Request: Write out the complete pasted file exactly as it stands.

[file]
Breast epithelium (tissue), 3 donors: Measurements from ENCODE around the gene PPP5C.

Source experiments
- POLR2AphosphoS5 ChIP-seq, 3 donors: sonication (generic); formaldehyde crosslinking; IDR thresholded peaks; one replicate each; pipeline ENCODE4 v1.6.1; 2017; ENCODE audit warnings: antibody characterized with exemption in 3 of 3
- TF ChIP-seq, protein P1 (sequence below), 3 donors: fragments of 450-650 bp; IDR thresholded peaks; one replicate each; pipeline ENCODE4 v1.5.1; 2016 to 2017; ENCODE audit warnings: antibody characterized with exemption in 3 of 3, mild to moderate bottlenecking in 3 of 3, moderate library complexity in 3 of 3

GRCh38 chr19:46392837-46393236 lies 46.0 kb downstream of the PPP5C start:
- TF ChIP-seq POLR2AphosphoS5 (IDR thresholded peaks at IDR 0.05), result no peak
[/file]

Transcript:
Breast epithelium (tissue), 3 donors: Measurements from ENCODE around the gene PPP5C.

Source experiments
- POLR2AphosphoS5 ChIP-seq, 3 donors: sonication (generic); formaldehyde crosslinking; IDR thresholded peaks; one replicate each; pipeline ENCODE4 v1.6.1; 2017; ENCODE audit warnings: antibody characterized with exemption in 3 of 3
- TF ChIP-seq, protein P1 (sequence below), 3 donors: fragments of 450-650 bp; IDR thresholded peaks; one replicate each; pipeline ENCODE4 v1.5.1; 2016 to 2017; ENCODE audit warnings: antibody characterized with exemption in 3 of 3, mild to moderate bottlenecking in 3 of 3, moderate library complexity in 3 of 3

GRCh38 chr19:46392837-46393236 lies 46.0 kb downstream of the PPP5C start:
- TF ChIP-seq POLR2AphosphoS5 (IDR thresholded peaks at IDR 0.05), result no peak